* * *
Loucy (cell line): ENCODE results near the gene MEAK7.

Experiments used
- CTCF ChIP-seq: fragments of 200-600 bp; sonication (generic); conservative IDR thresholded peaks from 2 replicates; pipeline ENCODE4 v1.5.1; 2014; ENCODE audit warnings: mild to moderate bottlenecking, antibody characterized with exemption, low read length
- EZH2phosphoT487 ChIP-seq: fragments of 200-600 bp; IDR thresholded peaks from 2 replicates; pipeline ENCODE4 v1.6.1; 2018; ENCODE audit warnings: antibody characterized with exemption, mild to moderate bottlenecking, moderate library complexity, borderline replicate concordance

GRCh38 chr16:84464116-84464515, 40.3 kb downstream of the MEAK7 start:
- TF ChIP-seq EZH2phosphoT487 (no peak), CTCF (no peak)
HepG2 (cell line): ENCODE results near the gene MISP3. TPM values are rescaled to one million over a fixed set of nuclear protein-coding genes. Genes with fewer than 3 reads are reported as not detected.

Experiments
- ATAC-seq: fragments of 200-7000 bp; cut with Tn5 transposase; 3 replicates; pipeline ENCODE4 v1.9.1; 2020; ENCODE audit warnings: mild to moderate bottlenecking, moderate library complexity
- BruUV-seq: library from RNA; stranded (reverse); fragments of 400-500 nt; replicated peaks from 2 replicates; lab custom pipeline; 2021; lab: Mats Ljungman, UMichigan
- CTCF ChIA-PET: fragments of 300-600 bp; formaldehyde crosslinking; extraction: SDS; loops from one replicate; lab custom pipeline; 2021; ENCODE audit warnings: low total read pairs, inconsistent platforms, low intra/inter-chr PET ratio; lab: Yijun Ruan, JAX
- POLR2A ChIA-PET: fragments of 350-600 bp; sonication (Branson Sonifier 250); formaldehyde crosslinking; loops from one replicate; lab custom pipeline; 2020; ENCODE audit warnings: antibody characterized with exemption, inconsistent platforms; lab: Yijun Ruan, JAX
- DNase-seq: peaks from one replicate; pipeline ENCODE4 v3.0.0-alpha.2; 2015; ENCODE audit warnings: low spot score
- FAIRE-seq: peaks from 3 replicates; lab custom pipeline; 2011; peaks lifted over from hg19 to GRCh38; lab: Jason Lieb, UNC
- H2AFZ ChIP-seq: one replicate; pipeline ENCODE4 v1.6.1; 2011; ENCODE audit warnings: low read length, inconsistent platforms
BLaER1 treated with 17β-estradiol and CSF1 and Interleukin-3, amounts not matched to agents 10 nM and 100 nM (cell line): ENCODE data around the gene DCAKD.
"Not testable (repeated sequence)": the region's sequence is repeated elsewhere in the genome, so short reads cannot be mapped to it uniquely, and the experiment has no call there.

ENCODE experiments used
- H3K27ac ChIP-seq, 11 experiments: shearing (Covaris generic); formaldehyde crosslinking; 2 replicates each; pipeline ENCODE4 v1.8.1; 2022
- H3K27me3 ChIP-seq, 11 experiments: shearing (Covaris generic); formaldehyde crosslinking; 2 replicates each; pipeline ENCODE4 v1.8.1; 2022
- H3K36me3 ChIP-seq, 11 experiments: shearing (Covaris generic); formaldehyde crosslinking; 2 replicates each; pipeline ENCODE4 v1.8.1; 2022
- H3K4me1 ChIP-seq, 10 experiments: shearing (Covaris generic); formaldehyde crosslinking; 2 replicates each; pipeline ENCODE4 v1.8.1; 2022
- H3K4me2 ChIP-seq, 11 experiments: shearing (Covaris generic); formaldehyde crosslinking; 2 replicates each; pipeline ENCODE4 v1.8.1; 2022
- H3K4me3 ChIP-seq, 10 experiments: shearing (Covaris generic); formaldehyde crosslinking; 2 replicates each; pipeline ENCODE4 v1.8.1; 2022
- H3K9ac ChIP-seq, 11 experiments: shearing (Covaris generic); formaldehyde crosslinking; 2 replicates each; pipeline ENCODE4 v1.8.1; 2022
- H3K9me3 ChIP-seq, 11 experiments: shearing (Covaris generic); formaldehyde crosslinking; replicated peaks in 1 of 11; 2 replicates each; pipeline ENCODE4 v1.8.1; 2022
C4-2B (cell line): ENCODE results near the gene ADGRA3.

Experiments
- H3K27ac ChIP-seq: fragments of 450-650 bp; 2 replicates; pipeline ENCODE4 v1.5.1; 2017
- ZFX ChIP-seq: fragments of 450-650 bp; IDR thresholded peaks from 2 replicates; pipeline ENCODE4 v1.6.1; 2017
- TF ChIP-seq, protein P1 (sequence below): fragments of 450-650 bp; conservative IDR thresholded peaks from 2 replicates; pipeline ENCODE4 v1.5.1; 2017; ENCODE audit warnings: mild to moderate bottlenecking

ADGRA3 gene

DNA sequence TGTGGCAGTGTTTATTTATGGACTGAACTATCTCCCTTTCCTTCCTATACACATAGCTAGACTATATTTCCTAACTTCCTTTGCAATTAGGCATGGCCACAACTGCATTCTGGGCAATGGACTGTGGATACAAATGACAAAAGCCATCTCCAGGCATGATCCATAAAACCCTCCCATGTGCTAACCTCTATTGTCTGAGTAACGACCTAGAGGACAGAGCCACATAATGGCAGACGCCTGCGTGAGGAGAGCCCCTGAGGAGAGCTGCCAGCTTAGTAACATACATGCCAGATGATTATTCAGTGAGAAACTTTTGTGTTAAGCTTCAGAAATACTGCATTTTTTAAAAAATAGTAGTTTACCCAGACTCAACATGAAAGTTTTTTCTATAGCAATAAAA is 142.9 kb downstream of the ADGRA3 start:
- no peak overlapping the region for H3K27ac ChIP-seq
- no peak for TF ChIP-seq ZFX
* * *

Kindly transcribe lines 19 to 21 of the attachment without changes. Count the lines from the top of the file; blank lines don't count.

- H3K27ac ChIP-seq, 11 experiments: shearing (Covaris generic); formaldehyde crosslinking; 2 replicates each; pipeline ENCODE4 v1.8.1; 2022
- H3K27me3 ChIP-seq, 11 experiments: shearing (Covaris generic); formaldehyde crosslinking; 2 replicates each; pipeline ENCODE4 v1.8.1; 2022
- H3K36me3 ChIP-seq, 11 experiments: shearing (Covaris generic); formaldehyde crosslinking; 2 replicates each; pipeline ENCODE4 v1.8.1; 2022